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Atmospher Sci & Global Chg
Research Highlights

June 2008

U.S. Climate Change Effects Revealed

A comprehensive new report reveals that the effects of human-caused climate change in the United States are more widespread and significant than previously thought. The national assessment, with leadership and contributions from Pacific Northwest National Laboratory scientists, was released in May 2008 under the U.S. Climate Change Science Program.

The report documents the most extensive examination ever conducted of the impacts of climate change on U.S. ecosystems over the past few decades and into the near future. The bottom line: climate change is already affecting forests, water resources, farmland, and wildlife—and will continue to do so.

To write the assessment, 38 scientists and researchers from a variety of fields conducted an exhaustive review, analysis, and synthesis of the scientific literature, surveying more than 1,000 publications.

The findings point to measurable effects—many of them negative—from global warming and higher carbon dioxide concentrations. "We're already seeing more and larger wildfires, more agricultural and forest pests, and increasingly drier conditions in the Western and Southwestern United States,” said Dr. Tony Janetos, a convening lead author for the report. And the future doesn’t look much brighter, with the assessment predicting "profound effects."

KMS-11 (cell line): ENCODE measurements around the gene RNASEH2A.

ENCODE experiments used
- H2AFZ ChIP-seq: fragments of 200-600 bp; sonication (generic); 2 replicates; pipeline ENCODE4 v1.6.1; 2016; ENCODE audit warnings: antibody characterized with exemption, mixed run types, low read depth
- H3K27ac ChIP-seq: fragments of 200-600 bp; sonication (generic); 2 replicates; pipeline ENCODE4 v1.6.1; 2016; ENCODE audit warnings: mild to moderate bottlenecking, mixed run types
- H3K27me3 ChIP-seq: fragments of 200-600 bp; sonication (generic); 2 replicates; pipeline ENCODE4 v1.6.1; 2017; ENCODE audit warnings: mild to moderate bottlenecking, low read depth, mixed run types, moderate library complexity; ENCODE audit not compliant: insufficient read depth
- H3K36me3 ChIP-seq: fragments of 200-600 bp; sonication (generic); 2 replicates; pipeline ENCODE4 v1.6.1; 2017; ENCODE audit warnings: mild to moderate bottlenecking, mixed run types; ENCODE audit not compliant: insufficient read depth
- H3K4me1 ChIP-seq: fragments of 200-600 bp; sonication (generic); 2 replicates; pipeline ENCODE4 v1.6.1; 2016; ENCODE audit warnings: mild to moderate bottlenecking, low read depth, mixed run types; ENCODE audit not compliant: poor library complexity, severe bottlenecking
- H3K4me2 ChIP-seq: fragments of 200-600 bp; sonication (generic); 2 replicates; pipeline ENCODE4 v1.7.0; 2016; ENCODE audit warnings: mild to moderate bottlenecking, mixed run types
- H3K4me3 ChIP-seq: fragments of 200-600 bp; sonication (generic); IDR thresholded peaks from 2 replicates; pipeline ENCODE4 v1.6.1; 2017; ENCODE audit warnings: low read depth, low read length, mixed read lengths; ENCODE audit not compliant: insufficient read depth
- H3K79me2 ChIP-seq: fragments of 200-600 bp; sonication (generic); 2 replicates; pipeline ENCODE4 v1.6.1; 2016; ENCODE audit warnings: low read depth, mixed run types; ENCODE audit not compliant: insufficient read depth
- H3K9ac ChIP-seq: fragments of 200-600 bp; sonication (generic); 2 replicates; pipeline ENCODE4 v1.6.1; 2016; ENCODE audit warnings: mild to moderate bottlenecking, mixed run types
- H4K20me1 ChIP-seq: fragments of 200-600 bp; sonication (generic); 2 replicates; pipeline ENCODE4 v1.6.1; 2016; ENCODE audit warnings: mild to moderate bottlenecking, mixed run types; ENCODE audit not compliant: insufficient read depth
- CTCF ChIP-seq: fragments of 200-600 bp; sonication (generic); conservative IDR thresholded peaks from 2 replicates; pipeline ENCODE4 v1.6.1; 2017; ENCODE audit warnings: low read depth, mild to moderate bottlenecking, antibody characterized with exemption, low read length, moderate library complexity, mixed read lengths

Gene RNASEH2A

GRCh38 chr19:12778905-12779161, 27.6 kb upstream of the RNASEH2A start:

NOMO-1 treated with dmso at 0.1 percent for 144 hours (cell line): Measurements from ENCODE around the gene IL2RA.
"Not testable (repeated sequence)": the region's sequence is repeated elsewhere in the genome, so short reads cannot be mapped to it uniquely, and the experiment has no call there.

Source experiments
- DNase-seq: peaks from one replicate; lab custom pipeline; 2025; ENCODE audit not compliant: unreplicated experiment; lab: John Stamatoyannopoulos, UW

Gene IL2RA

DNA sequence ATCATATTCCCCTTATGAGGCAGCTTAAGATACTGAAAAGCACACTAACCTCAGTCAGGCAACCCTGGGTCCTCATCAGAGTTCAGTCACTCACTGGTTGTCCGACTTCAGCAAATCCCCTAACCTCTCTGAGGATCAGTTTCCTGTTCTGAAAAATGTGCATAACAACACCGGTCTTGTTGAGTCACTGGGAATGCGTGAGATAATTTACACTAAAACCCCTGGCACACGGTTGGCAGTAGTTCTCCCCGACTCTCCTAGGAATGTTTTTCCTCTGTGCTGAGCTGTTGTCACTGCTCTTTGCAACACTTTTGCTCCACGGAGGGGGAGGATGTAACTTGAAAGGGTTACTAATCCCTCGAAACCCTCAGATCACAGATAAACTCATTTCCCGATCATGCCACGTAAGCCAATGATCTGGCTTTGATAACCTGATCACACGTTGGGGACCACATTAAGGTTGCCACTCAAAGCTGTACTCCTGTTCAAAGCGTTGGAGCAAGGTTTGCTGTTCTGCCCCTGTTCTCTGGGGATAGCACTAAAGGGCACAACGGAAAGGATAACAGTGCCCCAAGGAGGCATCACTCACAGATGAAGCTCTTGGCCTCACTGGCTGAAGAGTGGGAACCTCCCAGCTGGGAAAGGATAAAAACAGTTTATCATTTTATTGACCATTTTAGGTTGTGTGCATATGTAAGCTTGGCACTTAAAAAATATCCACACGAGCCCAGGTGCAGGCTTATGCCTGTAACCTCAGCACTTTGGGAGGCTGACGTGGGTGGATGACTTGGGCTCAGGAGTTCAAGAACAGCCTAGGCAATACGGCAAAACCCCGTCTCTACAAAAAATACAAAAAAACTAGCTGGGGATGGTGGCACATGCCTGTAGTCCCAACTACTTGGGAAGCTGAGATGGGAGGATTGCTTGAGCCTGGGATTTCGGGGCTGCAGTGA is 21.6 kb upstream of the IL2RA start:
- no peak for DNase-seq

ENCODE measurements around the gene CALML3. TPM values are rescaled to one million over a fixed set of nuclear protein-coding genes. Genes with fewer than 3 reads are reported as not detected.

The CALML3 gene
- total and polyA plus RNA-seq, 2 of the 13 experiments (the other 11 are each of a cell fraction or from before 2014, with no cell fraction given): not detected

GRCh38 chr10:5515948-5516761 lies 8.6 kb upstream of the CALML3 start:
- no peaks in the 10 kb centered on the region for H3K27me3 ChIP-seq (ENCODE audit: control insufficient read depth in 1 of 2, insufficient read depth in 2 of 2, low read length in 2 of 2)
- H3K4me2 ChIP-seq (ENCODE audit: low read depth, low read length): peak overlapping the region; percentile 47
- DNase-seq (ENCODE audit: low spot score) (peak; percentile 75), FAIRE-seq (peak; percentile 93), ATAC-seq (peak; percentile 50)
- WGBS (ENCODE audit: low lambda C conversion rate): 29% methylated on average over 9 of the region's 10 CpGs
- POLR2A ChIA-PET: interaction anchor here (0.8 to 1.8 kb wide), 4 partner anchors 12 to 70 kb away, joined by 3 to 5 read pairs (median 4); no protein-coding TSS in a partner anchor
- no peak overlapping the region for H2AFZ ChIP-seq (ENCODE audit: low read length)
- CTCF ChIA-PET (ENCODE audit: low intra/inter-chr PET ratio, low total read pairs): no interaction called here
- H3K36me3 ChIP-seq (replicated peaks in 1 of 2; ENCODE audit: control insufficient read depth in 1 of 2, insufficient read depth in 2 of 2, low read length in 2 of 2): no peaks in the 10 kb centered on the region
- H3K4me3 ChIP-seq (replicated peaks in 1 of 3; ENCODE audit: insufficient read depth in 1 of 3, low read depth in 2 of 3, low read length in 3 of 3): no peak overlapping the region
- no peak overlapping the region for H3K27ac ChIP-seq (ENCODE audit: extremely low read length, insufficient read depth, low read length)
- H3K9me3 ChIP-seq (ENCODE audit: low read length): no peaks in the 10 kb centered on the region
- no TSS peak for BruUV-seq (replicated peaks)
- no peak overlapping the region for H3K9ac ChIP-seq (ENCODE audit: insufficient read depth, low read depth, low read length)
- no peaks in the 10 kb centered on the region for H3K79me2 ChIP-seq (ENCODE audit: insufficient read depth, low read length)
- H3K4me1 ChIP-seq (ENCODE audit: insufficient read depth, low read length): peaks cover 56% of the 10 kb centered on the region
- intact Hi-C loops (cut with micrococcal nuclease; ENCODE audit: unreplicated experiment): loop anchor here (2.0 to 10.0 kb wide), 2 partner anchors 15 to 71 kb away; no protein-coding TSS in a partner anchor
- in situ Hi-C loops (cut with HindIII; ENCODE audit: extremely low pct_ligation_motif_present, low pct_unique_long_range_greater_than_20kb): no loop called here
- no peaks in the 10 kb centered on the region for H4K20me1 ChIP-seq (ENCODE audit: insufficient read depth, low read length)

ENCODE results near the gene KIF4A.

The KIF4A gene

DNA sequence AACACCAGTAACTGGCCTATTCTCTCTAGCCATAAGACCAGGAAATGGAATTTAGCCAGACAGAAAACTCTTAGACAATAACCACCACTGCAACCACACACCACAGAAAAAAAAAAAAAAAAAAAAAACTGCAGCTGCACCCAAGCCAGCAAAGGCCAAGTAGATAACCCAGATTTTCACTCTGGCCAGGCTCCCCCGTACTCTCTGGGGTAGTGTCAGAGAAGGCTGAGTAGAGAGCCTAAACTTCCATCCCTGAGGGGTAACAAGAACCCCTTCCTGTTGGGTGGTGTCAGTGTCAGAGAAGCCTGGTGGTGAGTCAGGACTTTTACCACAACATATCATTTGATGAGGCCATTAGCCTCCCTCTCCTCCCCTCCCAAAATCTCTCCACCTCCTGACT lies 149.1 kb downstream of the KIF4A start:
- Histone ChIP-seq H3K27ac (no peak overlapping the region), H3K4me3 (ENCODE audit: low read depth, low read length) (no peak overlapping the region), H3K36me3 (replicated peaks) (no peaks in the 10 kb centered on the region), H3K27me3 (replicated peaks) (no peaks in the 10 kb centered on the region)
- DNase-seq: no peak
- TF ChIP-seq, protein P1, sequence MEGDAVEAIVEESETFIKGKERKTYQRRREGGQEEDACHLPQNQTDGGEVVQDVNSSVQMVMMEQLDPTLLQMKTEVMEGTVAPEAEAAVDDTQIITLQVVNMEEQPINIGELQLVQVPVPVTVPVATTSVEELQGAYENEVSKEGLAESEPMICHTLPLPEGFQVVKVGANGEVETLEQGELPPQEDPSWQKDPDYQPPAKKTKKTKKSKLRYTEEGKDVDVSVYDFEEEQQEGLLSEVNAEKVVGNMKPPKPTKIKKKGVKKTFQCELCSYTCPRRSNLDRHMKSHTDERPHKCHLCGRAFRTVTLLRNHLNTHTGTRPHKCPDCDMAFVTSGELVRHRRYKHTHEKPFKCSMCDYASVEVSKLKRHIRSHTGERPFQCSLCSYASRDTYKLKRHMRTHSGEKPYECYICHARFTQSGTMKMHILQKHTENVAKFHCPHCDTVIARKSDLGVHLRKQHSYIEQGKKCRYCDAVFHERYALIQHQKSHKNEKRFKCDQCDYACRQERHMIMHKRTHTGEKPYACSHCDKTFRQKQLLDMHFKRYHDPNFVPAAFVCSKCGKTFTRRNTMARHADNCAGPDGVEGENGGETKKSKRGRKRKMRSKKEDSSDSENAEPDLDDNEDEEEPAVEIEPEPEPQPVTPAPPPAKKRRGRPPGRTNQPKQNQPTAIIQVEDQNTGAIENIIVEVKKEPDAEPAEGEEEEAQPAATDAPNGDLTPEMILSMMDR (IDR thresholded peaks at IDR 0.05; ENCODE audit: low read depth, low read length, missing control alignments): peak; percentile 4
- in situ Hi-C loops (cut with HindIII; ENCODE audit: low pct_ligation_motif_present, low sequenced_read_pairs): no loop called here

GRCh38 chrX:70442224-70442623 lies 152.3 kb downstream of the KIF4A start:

The report is significant in two ways, according to Janetos. First, it brings a sense of urgency because the changes are evident today, not just years from now. And it establishes a scientific baseline for how the nation will need to cope. “Knowing which impacts to focus on, and where, will help officials make better decisions when managing resources and setting policy,” Janetos said.

In addition to Janetos’ lead role, Dr. Cesar Izaurralde and Allison Thomson served as contributors to the assessment. All three are with the Joint Global Change Research Institute, a partnership of the Pacific Northwest National Laboratory and the University of Maryland. Janetos, Izaurralde, and Thomson have extensive research expertise in global change, its impacts, and options for mitigation. In addition to Janetos, the other convening lead authors were Peter Backlund of the National Center for Atmospheric Research and David Schimel of the National Ecological Observatory Network.

Janetos briefed Congress on the report’s findings, followed by a period of extensive media coverage.

The report,"Effects of Climate Change on Agriculture, Land Resources, Water Resources, and Biodiversity in the United States," is available online. Known as Synthesis and Assessment Product 4.3, it’s one of a series of 21 reports being produced under the U.S. Climate Change Science Program, which coordinates the climate change research activities of U.S. government agencies.

Acknowledgments: The Pacific Northwest National Laboratory advances scientific frontiers for U.S. competitiveness by transforming the nation’s ability to predict climate change and its impacts. The U.S. Department of Agriculture was the lead funding agency for this report, with the National Center for Atmospheric Research managing the effort under a cooperative agreement with USDA.

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